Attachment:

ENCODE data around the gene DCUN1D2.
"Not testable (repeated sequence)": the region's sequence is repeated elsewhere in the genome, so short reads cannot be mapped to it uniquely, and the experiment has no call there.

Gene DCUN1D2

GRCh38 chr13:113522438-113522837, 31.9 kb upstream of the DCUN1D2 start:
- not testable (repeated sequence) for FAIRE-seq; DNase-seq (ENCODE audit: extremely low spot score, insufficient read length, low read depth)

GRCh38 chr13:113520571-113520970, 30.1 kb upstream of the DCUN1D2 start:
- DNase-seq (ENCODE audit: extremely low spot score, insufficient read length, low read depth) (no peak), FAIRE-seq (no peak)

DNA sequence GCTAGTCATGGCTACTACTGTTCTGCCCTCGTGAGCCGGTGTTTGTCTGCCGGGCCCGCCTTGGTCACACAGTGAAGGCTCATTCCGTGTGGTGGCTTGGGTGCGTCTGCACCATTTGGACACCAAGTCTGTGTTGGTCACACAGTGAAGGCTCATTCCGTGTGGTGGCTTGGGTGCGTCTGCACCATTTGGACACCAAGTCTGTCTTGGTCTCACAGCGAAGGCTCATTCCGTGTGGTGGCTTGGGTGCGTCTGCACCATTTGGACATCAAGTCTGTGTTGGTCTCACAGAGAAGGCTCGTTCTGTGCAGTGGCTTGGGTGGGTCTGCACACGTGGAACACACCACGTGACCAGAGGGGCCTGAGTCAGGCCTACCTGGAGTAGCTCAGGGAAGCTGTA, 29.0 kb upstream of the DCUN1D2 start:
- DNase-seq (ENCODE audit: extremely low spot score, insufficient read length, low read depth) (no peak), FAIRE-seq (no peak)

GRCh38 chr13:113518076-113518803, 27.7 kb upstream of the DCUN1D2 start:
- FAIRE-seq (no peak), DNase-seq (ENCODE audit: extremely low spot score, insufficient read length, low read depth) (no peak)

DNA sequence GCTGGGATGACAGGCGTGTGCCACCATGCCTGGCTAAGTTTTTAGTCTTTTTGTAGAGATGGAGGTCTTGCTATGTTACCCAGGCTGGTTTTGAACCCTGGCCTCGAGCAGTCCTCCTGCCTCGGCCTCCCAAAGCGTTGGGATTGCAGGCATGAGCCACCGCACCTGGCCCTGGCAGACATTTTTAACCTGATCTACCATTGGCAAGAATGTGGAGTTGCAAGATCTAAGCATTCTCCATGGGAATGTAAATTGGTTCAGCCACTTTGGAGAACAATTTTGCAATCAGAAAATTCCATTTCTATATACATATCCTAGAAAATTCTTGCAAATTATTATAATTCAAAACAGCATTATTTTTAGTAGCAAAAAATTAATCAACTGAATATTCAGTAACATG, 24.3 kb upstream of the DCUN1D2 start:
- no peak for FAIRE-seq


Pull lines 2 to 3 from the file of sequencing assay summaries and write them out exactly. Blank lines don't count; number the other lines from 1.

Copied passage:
"Not testable (repeated sequence)": the region's sequence is repeated elsewhere in the genome, so short reads cannot be mapped to it uniquely, and the experiment has no call there.

Gene DCUN1D2